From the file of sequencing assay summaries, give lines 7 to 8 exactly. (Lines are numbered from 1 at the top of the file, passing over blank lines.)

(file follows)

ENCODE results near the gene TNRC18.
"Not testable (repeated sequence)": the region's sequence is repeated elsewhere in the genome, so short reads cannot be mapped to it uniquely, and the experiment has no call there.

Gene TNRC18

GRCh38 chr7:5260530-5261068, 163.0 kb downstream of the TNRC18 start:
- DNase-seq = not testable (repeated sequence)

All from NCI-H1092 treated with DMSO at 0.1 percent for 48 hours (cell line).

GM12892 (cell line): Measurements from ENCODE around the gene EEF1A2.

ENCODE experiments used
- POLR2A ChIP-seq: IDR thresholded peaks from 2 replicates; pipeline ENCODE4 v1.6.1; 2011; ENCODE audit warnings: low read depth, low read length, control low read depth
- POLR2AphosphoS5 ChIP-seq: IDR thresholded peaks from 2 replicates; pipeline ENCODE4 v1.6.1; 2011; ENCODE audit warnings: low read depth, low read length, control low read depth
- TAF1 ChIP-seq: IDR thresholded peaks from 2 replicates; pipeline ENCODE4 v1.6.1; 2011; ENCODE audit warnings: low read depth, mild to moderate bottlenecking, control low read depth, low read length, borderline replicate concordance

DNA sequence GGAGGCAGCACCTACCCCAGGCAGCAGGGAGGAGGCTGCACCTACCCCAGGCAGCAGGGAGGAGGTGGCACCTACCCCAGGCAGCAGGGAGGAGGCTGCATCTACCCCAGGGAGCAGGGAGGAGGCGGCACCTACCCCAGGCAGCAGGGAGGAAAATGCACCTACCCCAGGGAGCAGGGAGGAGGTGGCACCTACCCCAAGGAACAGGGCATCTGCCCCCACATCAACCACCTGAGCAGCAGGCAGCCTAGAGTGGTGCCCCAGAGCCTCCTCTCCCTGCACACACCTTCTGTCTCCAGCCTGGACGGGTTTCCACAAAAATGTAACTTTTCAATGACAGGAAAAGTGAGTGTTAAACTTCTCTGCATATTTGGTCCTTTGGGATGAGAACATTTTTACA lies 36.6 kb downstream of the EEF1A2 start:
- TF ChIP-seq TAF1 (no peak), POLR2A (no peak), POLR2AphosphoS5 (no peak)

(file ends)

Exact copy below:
GM12892 (cell line): Measurements from ENCODE around the gene EEF1A2.

ENCODE experiments used